Image info: 995kB, 45 frames, 512x512 apparent size, coalesced.
For the Atlantis shuttle footage, and analogous:
ffmpeg -i STS-132_Liftoff_Space_Shuttle_Atlantis.ogv -r 15 -vf scale=512:-1 \ -ss 00:00:17 -to 00:00:22 -f image2pipe -vcodec ppm - | convert -deconstruct -delay 5 -loop 0 - STS-132_Liftoff_Space_Shuttle_Atlantis_512x.gif
produced better looking output, but the final GIF was considerably larger at 6.2MB, so I can't upload it.
Explanation of some of the arguments:
-loop 0: add the Netscape Gif extension Loop count field to the output. 0 means infinite loop as described at: http://www.vurdalakov.net/misc/gif/netscape-looping-application-extension
firefoxand chromium all loop infinitely by default even without it, so I'm not sure how necessary it is anymore.
-delay 5: time waited before showing the next frame, in hundreths of second, as described at: https://en.wikipedia.org/wiki/GIF#Animated_GIF byte 324. So
100means 1 FPS,
1 / 0.5 == 20FPS.
-deconstruct: compress across frames with rectangular diffs, see also: how can I resize an animated GIF file using ImageMagick?
Even if you reduce the height and framerate, the output GIF may still be larger than the video, since "real" non-GIF video formats compress across frames, while GIF only compresses individual frames.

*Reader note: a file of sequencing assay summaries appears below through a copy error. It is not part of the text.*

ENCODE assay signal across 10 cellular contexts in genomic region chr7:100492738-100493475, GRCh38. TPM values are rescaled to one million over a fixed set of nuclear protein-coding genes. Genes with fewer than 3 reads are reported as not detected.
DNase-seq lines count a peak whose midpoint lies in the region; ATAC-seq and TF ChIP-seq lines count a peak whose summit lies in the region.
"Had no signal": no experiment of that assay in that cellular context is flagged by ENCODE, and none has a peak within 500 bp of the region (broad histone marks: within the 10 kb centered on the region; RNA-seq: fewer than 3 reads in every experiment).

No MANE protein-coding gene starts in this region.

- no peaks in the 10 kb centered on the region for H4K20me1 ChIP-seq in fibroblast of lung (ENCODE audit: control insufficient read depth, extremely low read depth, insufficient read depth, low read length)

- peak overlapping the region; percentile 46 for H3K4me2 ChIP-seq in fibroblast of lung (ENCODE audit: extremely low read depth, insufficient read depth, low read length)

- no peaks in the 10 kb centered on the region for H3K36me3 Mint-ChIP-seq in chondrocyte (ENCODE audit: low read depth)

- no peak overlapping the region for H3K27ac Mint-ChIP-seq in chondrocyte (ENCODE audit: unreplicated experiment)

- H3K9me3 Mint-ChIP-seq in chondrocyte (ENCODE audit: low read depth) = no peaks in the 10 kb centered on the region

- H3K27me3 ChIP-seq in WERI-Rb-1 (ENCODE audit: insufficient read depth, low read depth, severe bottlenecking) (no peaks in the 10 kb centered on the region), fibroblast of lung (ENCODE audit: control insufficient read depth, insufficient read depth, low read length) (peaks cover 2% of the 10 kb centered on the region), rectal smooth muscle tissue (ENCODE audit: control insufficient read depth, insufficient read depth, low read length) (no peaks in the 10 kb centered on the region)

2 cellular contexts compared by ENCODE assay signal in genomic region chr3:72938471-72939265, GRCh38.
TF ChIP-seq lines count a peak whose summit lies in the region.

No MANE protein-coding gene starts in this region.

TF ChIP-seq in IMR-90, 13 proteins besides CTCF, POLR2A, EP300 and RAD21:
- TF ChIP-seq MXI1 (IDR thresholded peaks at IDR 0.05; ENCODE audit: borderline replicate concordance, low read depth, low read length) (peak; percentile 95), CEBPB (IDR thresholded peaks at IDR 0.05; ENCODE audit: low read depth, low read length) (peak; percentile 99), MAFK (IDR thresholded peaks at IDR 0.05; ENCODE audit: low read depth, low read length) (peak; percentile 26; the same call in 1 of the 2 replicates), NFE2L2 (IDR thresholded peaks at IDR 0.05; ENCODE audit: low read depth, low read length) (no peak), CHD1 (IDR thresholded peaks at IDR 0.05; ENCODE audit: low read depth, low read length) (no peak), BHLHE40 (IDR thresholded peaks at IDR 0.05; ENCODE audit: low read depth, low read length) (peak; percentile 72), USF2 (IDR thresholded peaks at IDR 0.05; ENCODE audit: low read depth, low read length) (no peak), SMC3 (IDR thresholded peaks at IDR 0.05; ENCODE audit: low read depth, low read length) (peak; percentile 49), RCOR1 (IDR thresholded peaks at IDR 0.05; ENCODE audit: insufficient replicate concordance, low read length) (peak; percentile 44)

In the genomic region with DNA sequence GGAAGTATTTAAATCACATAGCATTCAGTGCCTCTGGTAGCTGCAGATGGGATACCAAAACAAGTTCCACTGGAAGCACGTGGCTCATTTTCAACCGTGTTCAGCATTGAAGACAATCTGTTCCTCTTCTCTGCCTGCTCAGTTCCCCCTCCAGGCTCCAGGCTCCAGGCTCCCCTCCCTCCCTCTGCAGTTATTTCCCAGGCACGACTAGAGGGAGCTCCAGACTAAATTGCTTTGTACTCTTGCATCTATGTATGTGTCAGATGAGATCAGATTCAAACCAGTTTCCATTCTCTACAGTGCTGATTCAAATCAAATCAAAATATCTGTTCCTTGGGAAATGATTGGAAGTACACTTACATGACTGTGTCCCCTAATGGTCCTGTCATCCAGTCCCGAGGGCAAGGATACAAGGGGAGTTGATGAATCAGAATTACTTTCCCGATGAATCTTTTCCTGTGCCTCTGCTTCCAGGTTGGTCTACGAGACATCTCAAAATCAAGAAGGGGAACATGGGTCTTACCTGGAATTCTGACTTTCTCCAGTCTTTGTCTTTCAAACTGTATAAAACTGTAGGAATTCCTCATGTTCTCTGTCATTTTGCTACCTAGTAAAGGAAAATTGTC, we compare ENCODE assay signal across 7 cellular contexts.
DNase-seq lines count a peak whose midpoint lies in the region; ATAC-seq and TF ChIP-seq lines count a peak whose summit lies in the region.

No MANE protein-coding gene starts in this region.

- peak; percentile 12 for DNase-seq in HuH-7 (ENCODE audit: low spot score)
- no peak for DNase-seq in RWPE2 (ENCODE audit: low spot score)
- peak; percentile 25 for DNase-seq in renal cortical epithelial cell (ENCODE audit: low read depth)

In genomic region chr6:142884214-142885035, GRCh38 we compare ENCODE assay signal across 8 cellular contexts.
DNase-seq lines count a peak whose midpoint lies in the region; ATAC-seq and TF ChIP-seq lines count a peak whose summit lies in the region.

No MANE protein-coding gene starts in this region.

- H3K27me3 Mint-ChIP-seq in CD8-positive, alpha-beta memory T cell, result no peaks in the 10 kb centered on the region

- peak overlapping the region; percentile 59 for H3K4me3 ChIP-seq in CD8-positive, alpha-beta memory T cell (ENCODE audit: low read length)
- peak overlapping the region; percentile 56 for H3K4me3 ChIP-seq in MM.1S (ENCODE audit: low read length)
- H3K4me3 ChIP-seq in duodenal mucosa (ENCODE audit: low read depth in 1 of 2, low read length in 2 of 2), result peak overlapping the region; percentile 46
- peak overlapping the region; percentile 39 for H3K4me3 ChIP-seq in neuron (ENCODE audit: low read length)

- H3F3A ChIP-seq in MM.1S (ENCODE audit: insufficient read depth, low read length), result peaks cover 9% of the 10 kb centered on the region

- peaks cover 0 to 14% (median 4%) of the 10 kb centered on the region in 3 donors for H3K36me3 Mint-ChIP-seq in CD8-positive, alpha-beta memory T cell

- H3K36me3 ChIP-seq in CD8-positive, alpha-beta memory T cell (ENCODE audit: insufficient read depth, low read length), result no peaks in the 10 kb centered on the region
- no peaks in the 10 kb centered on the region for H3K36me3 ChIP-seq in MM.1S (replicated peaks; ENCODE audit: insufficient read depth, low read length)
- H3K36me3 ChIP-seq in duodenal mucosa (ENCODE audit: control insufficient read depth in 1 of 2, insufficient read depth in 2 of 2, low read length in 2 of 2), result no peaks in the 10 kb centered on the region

convert input.mp4 rpi2-bare-metal-blink.gif
worked, but almost killed my computer because of memory overflow, and produced an ouptput 100x larger for my 2s 1Mb input file. Maybe one day ImageMagick will catch up.
See also: https://superuser.com/questions/556029/how-do-i-convert-a-video-to-gif-using-ffmpeg-with-reasonable-quality
Tested on Ubuntu 17.10.
This is another option that was brought to my attention and which claims intelligent algorithms, so let's try it out.
First we need to convert the video to a sequence of images, and then feed that into gifsky, e.g.:
sudo snap install gifski mkdir -p frames ffmpeg \ -i opengl-rotating-triangle.mp4 \ -r 15 \ -vf scale=512:-1 \ -ss 00:00:03 -to 00:00:06 \ frames/%04d.png gifski -o opengl-rotating-triangle-gifski.gif frames/*.png
Image info: 954K, 45 frames, 512x512 apparent size, not coalesced, conversion time on a Lenovo P51: 4.8s.
And the 2s STS:
Image info: 1.6M, 30 frames, 512x288 apparent size, not coalesced, conversion time on a Lenovo P51: 2.8s.
So for me, subjectively, this did not appear to offer significant benefit over ffmpeg's
1Your delay does not match your -r value (the resulting gif is 2x speed). Also you added a scale argument for no apparent reason (it makes the gif really small).– asmeurerOct 21, 2016 at 17:51